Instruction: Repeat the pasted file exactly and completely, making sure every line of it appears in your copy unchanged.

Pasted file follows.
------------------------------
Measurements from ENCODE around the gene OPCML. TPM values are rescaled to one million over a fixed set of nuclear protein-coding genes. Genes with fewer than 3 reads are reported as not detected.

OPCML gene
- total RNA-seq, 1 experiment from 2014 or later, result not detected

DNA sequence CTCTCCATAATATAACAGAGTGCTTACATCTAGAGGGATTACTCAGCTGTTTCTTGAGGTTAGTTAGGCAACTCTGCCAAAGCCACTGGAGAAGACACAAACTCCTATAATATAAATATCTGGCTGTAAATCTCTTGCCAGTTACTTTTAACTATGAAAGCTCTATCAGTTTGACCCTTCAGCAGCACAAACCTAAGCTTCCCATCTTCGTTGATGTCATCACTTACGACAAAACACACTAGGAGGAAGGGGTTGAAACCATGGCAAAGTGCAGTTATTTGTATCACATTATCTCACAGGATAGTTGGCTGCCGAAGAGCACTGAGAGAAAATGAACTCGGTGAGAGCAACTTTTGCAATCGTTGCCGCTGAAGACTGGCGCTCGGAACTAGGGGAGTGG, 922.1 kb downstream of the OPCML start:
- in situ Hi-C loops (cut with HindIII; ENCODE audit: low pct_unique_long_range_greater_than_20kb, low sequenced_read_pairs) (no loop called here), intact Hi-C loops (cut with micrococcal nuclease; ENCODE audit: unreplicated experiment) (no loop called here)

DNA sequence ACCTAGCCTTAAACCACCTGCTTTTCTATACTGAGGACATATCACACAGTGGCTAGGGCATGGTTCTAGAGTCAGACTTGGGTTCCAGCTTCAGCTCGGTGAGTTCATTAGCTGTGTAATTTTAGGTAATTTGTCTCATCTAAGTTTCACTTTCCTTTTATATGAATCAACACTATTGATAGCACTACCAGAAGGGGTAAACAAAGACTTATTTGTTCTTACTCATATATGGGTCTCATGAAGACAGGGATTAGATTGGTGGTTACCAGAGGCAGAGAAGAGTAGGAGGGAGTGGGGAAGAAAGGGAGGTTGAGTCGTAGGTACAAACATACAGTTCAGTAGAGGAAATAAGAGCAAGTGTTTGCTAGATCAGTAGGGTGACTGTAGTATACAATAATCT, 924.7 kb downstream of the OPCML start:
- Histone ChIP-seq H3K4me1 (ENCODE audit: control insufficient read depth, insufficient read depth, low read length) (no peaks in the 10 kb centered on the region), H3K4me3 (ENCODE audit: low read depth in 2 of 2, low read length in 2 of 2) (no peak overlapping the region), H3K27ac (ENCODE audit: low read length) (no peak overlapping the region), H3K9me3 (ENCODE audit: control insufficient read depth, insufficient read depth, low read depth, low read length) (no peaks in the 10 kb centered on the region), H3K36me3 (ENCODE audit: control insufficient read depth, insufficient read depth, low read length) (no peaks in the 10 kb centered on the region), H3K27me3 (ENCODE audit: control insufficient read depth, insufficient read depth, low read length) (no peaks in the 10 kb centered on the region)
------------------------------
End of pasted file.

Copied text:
Measurements from ENCODE around the gene OPCML. TPM values are rescaled to one million over a fixed set of nuclear protein-coding genes. Genes with fewer than 3 reads are reported as not detected.

OPCML gene
- total RNA-seq, 1 experiment from 2014 or later, result not detected

DNA sequence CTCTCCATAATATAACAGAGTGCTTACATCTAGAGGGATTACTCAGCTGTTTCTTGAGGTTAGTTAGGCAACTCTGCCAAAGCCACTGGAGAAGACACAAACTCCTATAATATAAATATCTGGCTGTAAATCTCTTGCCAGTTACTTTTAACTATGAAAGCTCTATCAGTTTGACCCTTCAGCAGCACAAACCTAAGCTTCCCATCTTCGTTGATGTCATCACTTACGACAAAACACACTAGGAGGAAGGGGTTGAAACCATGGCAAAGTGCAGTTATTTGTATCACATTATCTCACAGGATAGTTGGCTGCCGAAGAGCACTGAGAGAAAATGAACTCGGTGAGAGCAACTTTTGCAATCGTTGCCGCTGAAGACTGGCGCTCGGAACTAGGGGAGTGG, 922.1 kb downstream of the OPCML start:
- in situ Hi-C loops (cut with HindIII; ENCODE audit: low pct_unique_long_range_greater_than_20kb, low sequenced_read_pairs) (no loop called here), intact Hi-C loops (cut with micrococcal nuclease; ENCODE audit: unreplicated experiment) (no loop called here)

DNA sequence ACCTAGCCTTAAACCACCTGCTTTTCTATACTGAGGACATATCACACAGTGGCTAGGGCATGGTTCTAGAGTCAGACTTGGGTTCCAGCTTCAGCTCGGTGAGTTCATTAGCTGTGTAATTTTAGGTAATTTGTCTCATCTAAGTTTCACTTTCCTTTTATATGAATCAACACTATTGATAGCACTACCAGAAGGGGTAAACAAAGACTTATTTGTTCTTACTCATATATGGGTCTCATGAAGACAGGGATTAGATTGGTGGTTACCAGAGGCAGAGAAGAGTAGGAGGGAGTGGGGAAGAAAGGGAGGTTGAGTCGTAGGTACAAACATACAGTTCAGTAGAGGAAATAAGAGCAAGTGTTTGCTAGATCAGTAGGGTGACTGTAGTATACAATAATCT, 924.7 kb downstream of the OPCML start:
- Histone ChIP-seq H3K4me1 (ENCODE audit: control insufficient read depth, insufficient read depth, low read length) (no peaks in the 10 kb centered on the region), H3K4me3 (ENCODE audit: low read depth in 2 of 2, low read length in 2 of 2) (no peak overlapping the region), H3K27ac (ENCODE audit: low read length) (no peak overlapping the region), H3K9me3 (ENCODE audit: control insufficient read depth, insufficient read depth, low read depth, low read length) (no peaks in the 10 kb centered on the region), H3K36me3 (ENCODE audit: control insufficient read depth, insufficient read depth, low read length) (no peaks in the 10 kb centered on the region), H3K27me3 (ENCODE audit: control insufficient read depth, insufficient read depth, low read length) (no peaks in the 10 kb centered on the region)